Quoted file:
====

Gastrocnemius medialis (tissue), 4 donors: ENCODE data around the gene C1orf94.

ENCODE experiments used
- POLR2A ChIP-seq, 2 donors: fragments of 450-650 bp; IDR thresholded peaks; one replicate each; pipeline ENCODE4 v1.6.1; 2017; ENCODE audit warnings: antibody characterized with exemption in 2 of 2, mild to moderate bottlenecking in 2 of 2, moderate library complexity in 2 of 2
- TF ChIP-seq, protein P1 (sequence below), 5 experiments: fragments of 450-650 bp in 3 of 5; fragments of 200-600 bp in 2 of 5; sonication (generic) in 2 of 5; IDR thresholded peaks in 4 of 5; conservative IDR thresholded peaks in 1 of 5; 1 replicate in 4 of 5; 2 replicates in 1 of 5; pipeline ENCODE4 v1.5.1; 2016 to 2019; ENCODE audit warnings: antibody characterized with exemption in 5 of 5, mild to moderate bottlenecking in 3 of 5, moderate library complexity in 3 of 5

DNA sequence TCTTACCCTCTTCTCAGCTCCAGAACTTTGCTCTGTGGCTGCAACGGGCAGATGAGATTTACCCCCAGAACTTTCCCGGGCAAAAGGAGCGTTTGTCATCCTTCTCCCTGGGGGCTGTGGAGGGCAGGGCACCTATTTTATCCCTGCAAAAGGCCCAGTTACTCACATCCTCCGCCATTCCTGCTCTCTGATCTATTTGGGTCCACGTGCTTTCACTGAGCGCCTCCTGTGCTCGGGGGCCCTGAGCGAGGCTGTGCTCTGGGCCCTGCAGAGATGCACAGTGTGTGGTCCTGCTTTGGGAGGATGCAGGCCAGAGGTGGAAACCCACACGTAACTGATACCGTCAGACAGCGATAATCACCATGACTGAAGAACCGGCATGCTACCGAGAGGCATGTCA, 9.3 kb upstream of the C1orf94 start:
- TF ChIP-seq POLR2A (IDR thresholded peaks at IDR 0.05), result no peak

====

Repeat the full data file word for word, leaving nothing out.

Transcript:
Gastrocnemius medialis (tissue), 4 donors: ENCODE data around the gene C1orf94.

ENCODE experiments used
- POLR2A ChIP-seq, 2 donors: fragments of 450-650 bp; IDR thresholded peaks; one replicate each; pipeline ENCODE4 v1.6.1; 2017; ENCODE audit warnings: antibody characterized with exemption in 2 of 2, mild to moderate bottlenecking in 2 of 2, moderate library complexity in 2 of 2
- TF ChIP-seq, protein P1 (sequence below), 5 experiments: fragments of 450-650 bp in 3 of 5; fragments of 200-600 bp in 2 of 5; sonication (generic) in 2 of 5; IDR thresholded peaks in 4 of 5; conservative IDR thresholded peaks in 1 of 5; 1 replicate in 4 of 5; 2 replicates in 1 of 5; pipeline ENCODE4 v1.5.1; 2016 to 2019; ENCODE audit warnings: antibody characterized with exemption in 5 of 5, mild to moderate bottlenecking in 3 of 5, moderate library complexity in 3 of 5

DNA sequence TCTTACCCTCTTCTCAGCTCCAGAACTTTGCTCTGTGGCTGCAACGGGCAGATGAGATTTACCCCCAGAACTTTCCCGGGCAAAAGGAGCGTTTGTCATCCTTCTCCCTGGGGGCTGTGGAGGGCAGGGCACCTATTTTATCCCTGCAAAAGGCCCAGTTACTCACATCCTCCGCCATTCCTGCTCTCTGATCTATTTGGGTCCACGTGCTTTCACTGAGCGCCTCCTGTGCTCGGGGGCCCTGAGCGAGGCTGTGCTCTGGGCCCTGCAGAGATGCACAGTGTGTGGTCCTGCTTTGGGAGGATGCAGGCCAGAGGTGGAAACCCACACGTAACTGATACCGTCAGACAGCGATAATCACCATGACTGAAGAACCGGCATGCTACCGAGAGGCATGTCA, 9.3 kb upstream of the C1orf94 start:
- TF ChIP-seq POLR2A (IDR thresholded peaks at IDR 0.05), result no peak